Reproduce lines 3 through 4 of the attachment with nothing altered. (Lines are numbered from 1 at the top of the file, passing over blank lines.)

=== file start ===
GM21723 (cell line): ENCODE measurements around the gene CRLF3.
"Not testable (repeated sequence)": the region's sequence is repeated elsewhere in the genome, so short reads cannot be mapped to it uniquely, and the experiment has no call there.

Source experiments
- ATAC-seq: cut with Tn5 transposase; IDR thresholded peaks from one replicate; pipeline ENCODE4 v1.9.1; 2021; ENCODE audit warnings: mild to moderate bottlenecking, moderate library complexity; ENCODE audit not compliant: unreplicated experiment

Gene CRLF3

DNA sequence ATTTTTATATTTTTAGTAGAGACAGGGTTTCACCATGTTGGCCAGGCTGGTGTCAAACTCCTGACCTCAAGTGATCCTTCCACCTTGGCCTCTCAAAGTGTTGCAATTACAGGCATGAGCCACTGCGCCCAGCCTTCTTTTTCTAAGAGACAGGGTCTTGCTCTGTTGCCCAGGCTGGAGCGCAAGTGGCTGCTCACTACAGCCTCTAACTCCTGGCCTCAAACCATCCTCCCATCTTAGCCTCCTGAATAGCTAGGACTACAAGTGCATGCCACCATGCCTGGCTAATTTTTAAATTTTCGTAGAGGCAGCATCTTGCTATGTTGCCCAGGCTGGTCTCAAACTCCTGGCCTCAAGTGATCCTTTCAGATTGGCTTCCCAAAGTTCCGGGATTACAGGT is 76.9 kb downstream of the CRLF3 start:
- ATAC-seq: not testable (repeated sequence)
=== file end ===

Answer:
Source experiments
- ATAC-seq: cut with Tn5 transposase; IDR thresholded peaks from one replicate; pipeline ENCODE4 v1.9.1; 2021; ENCODE audit warnings: mild to moderate bottlenecking, moderate library complexity; ENCODE audit not compliant: unreplicated experiment